What’s the rule? The traceability rule requires significant social media intermediaries to be able to trace the first originator of a particular message. It applies to platforms such as Facebook, Twitter, Instagram, Signal, WhatsApp and Telegram.

WhatsApp’s stand: WhatsApp wrote on its blog that it launched end-to-end encryption in 2016 “so that calls, messages, photos, videos, and voice notes to friends and family are only shared with the intended recipient and no one else (not even us).”

“Traceability is intended to do the opposite by requiring private messaging services like WhatsApp to keep track of who-said-what and who-shared-what for billions of messages sent every day. Traceability requires messaging services to store information that can be used to ascertain the content of people’s messages, thereby breaking the very guarantees that end-to-end encryption provides. In order to trace even one message, services would have to trace every message,” it added.

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Lee Fixel’s Addition invests $76 million in Delhivery

Lee Fixel, who fueled the first boom in the Indian consumer Internet ecosystem with investments in startups like Flipkart and Ola, has picked up more shares in one of his early bets — Delhivery.

The former partner at New York-based investment firm Tiger Global has put more than $76 million in IPO-bound Delhivery through his new fund, Addition.

We reported in June, citing Delhivery cofounder Sahil Barua, that the Gurugram-based startup was aiming to list here by the end of this financial year to raise around $500 million.

For Addition, this is the second investment in India, after it backed InShorts’ location-based social networking platform Public last year. Fixel has raised $1.2 billion in his first fund under Addition.

In July, Delhivery had raised a $100 million of strategic capital from FedEx Express, a subsidiary of global logistics major FedEx Corp. Before that in May, it closed a $277 million funding round led by US-based Fidelity with Singapore’s sovereign wealth fund GIC also participating in the round among other investors. It was valued at $3 billion after the Fidelity-led funding round.

Also Read: ETtech IPO Watch: A decade of Delhivery

In other deal news….

ShopUp, a business-to-business commerce startup in Bangladesh which merged with India’s fashion focused etailer Voonik in 2020, has raised $75 million in a new round of funding led by Peter Thiel’s Valar Ventures, with participation from Prosus Ventures – the venture arm of Prosus. This is the first investment by Valar Ventures and Prosus Ventures in Bangladesh.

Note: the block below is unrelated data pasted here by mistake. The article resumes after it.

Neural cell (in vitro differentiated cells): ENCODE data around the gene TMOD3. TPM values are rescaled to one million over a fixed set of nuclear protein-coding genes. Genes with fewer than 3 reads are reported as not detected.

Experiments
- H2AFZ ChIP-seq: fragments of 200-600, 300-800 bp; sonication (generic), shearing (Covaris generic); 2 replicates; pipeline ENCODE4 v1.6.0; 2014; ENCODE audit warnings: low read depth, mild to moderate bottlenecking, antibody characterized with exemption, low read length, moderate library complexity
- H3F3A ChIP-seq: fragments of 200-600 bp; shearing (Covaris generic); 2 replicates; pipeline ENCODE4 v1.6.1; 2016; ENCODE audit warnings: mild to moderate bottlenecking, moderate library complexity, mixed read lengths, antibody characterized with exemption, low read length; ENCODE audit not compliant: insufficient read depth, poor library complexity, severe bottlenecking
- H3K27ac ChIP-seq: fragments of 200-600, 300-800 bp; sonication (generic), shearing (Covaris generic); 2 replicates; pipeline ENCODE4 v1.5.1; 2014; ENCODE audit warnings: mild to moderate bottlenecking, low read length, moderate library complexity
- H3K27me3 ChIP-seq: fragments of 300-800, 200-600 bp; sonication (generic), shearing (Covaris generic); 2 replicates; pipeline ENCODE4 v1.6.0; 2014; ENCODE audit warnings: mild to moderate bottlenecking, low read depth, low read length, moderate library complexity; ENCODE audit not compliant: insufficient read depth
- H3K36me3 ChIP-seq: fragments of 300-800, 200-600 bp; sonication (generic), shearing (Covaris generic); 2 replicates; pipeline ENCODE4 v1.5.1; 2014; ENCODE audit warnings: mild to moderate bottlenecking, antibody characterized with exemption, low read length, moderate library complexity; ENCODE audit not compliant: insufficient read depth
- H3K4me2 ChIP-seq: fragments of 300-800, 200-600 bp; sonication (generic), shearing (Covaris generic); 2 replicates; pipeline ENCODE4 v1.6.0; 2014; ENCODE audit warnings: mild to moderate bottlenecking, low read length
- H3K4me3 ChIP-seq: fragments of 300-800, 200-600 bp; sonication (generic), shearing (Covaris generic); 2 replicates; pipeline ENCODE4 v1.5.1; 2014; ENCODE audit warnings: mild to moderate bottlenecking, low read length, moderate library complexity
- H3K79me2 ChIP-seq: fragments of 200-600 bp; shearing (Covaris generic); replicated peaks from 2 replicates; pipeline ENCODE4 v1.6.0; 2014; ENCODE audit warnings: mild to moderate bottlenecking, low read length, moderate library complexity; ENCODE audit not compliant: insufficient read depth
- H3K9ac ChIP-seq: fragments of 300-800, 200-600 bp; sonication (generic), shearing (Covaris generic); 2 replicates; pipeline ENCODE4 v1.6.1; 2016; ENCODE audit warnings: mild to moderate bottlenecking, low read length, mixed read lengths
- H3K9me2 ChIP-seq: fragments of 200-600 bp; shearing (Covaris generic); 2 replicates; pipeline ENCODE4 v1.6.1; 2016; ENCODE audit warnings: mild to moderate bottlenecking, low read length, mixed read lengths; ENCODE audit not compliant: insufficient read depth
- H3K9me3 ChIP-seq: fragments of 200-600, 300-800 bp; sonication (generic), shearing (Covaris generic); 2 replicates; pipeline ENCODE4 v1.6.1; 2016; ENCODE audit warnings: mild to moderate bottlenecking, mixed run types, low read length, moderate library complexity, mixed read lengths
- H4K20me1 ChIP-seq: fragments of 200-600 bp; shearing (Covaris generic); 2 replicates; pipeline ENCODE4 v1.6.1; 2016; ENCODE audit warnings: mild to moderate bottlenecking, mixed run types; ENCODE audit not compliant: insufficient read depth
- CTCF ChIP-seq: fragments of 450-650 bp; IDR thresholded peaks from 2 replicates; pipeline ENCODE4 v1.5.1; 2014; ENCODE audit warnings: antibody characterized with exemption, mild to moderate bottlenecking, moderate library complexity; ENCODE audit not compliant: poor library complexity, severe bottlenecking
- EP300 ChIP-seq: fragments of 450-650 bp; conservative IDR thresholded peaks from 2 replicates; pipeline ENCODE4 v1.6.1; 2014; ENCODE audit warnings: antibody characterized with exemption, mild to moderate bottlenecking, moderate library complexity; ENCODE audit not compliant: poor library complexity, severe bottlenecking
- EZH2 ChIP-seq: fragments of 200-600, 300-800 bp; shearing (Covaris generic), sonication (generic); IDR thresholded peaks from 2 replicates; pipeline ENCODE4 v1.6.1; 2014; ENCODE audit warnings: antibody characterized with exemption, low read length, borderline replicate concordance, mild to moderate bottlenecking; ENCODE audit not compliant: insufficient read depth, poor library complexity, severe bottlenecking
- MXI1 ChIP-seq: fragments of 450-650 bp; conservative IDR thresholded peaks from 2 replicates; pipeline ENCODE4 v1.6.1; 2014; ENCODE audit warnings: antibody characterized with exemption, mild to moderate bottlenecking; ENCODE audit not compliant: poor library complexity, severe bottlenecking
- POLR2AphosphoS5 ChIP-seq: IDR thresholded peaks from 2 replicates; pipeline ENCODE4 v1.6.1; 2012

Dukaan, an online retail platform that helps businesses go digital, has raised $11 million in a funding round led by 640 Oxford Ventures at a valuation of $71 million. The money will be used to expand operations, hire web designers and developers, and establish key strategic partnerships to grow the paying merchant base.

Biddano, a healthcare supply chain platform, has raised $2 million in a funding round led by Gokul Rajaram, a board member at Coinbase and Pinterest. The Pune-based startup will use the money for product development and engineering, and to build its go-to-market teams.

ETtech Catalyst: How to win new categories in the multi-trillion-dollar SaaS market

Krishna Depura (right) and Sumer Juneja

Software as a Service, often shortened to SaaS, is the industry of cloud-hosted software businesses that charge their customers a recurring, usually monthly or annual, subscription fee.

The broader SaaS market and the successful companies in it have been hot topics in technology publications for a while now. But one specific question, responsible for ~50% of the total market cap of SaaS companies, is yet to garner much media coverage. It is: how can someone approach creating a SaaS category, i.e., a new class of SaaS software that doesn’t yet have any directly comparable products in the market?

As cofounder and investor of MindTickle, a SaaS platform that’s the global leader of a rapidly emerging category called sales readiness, here’s a summary of our top 5 learnings on SaaS category creation from our journey.

Identifying a category creation opportunity: As technologies are adopted more and more across our personal and professional lives, it’s only natural that many new SaaS categories will be created in the next few years. But how does one identify a specific opportunity among these?

Targeting the right market: If you are selling something that has never been sold before, you already have a tough adoption battle ahead. To make it slightly easier, identify an early adopter group willing to try out new software products even before they are truly finished.